While I know that I get to return to them in just over a month, those relationships are not ones I am willing to lose with but a paltry move between us. Even if someday I move away more permanently, I intend to remember the people I leave behind. Because I am not leaving them behind. I shall walk in another city, in the same pursuit of Christ as they. They shall continue to have needs that I pray for and God will continue to have plans for them.

Arrived and alive

And suddenly, you’re displaced, tens, hundreds, or even thousands of kilometres away with none of your usual distractions being available. Most educative and working positions leave you with two days and seven evenings a week where there are no direct demands on your time (I speak as a single male alone in a city – family life apparently may take a direct demand on people’s time). In the first weeks after moving, those are hours where you probably haven’t already committed to friends, family, hobbies or otherwise.

So, what communities, supports, and hobbies will become the new normal? Where do your priorities fall? Moving is among the best periods of time to evaluate if you were taking on too much, too little, or just the right amount where you were before. I know, having come from being super busy in school and/or church, sometimes I need a period of time where I am just building myself and my capacity, but there comes a point where I need to apply that capacity. Switching cities is a great time to see if such a point has come.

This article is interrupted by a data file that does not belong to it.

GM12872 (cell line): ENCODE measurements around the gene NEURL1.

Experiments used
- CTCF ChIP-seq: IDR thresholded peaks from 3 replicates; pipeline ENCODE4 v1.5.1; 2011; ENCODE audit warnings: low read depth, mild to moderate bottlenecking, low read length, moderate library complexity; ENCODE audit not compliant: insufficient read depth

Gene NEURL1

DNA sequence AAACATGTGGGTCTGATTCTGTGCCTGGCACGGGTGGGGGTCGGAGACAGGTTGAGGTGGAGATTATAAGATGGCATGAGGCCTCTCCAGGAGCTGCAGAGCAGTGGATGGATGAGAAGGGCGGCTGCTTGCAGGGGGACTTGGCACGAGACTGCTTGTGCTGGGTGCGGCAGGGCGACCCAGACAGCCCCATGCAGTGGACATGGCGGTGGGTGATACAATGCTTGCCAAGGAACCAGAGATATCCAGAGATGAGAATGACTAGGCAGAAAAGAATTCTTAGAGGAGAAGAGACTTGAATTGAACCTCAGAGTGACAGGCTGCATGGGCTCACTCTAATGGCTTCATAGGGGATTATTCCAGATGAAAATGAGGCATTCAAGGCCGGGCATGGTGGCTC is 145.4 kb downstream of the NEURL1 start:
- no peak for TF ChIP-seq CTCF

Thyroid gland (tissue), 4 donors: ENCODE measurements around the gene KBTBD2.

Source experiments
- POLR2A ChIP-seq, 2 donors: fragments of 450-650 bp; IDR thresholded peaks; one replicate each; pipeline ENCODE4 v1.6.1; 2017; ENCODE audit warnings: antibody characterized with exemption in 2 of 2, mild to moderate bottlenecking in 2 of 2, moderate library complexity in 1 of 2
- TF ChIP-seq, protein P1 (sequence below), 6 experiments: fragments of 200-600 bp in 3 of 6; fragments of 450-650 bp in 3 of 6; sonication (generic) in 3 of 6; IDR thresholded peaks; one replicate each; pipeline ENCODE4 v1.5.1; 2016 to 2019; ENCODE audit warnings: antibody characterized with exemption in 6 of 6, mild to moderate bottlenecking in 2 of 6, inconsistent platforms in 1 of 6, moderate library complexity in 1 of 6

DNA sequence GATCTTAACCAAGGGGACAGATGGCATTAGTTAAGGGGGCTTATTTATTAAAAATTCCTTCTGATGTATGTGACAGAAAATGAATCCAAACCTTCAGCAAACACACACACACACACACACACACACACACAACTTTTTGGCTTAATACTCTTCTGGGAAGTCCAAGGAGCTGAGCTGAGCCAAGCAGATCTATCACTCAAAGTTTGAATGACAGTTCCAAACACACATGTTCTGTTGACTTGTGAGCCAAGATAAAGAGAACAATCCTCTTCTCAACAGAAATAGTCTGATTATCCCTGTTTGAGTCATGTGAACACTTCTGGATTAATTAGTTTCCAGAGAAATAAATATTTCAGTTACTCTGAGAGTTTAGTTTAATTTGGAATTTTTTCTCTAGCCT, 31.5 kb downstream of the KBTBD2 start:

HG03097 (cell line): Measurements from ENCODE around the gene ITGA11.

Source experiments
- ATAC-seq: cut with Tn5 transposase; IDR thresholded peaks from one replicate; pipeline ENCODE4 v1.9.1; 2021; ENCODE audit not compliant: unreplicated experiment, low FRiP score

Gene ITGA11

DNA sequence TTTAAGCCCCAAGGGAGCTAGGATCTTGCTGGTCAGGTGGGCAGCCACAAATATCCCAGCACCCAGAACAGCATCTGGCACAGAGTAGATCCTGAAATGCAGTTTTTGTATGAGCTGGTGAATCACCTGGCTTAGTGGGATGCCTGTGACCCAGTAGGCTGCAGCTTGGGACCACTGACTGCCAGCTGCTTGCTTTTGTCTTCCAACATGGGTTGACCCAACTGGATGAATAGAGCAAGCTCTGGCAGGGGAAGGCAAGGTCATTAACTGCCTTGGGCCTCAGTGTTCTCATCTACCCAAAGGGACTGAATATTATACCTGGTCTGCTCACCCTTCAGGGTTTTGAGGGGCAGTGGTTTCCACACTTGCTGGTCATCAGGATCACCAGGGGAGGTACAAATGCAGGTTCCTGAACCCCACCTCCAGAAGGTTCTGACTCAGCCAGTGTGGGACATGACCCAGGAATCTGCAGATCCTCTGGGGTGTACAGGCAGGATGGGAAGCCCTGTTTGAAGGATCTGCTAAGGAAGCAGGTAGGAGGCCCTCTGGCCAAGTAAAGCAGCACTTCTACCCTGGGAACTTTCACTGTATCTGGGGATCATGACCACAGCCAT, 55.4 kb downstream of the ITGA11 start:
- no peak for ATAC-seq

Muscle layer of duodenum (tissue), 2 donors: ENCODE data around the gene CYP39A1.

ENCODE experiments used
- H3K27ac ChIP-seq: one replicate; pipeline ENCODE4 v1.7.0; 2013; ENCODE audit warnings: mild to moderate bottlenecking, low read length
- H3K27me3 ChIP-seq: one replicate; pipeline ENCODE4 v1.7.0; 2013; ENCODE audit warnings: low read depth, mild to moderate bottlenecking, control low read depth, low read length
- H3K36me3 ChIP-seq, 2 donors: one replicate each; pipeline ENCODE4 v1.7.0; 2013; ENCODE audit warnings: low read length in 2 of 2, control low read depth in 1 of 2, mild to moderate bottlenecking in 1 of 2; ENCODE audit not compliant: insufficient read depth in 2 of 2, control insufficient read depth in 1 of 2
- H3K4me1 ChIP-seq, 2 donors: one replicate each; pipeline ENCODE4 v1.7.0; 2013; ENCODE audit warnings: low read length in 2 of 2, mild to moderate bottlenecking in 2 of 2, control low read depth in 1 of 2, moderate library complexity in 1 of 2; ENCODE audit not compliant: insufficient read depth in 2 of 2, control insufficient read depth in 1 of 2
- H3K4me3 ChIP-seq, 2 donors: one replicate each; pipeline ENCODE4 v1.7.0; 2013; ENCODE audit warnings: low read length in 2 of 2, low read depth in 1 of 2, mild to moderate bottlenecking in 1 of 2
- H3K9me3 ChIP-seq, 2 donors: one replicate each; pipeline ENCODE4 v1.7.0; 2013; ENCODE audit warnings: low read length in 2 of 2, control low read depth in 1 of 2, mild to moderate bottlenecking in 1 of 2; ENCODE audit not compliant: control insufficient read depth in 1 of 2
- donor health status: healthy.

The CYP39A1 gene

This summer, I was overjoyed to be able to serve in the church again, something that my 80+ hours a week studying software engineering didn’t let me do in Edmonton. Though school will likely keep me similarly busy when I move back this Fall, I will continue to strive to involve myself in the church and in the communities through which I pass.

Here ’til forever

But on the note of transitive community, what if you’re born and raised in a city, born and raised in Calgary, and you’ve never left (or plan on doing so)? What does a healthy transitive community look like for you? What spark of possible change are you evaluating? What new aspect of God and his plan for you are you taking hold of?

Even if you’re not moving now or ever, unless no one around you is switching communities/jobs, you are going to end up in new places with new people or the same place with new people. How are you meeting people where they’re at and you’re at? Or, are you just closing yourself off from new communities, friendships, or serving opportunities?

Perhaps I’m projecting from my own uncertainty of where exactly God wants me but I don’t think it is unhealthy to be in a constant state of reflection on how God wants to use you. Because that makes sure you are keeping your mind and soul ready and open for what comes next.

For me, what comes next is moving back to Edmonton for the Fall, and either coming back to Calgary or heading off to some other city around the world for my next work term. But, I thank God that I have a great church community in three communities now and that I can continue to pursue Him through any and all transitions to come.

Written by Kendrick Schellenberg, tech volunteer and member of FAC Young Adults